- Ability to view sensitive data in misconfigured S3 buckets (e.g. inadvertent exposure of sensitive data)
- Remote Code Execution in services without PII
- Cross-Site Request Forgery resulting in significant security or privacy impact on customer personal data
- HTTP Request Smuggling
Examples of Medium Impact Vulnerabilities:
- Misconfigurations resulting in information leaks
- Cross-Site Scripting (XSS) - Stored
- Open services with internal services data (e.g. service logs, internal configuration information, printing error dumps in production services)
- Insecure Direct Object Reference (IDOR)
- Server-Side Request Forgery (SSRF)
- HTTP Response Splitting
Examples of Low Impact Vulnerabilities:
- Issues that would fall into a higher severity tier if not for a mitigating factor
- HTML injection
- Cross-Site Request Forgery (CSRF)
- Captcha Bypass
- Path Traversal
- Subdomain Takeover
Although we welcome feedback on anything you may perceive as a vulnerability, no reward will be paid for any vulnerability that does not meet all the eligibility requirements of this policy. The following is a non-exclusive list of vulnerabilities which are not eligible for reward under this Program:
- UI and UX bugs and spelling or localization mistakes
- Descriptive error messages (e.g. Stack Traces, application or server errors)
- Vulnerabilities in third-party applications
- Publicly accessible login panels without proof of exploitation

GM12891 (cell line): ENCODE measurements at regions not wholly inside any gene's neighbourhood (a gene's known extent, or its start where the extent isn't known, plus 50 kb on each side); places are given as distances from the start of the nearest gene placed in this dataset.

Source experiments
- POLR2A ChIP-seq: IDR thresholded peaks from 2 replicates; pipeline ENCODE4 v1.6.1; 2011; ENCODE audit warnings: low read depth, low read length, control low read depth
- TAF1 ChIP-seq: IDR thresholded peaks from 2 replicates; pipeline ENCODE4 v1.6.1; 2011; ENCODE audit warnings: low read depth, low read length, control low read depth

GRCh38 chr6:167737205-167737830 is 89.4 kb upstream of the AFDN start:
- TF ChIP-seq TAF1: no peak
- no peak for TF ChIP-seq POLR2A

- Reports that state that software is out of date/vulnerable without a proof of concept
- Host header issues without proof-of-concept demonstrating the vulnerability
- HTTP codes/pages or other HTTP non-codes/pages
- Fingerprinting/banner disclosure on common/public services
- Disclosure of known public files or directories, (e.g. robots.txt)
- Clickjacking/UI Redressing and bugs that require unlikely user interaction or phishing
- Missing HTTP security headers
- Missing Secure/HTTPOnly flags on non-sensitive Cookies
- Password and account recovery policies, such as reset link expiration or password complexity
- CSRF in forms that are available to anonymous users (e.g. the contact form)
- Login & Logout CSRF
- Open redirects with low security impact
- Presence of application or web browser “autocomplete” or “save password” functionality
- OPTIONS HTTP method enabled
- Lack of Security Speed bump when leaving the site
- Content injection issues
- HTTPS Mixed Content Scripts
- Content Spoofing without embedded links/html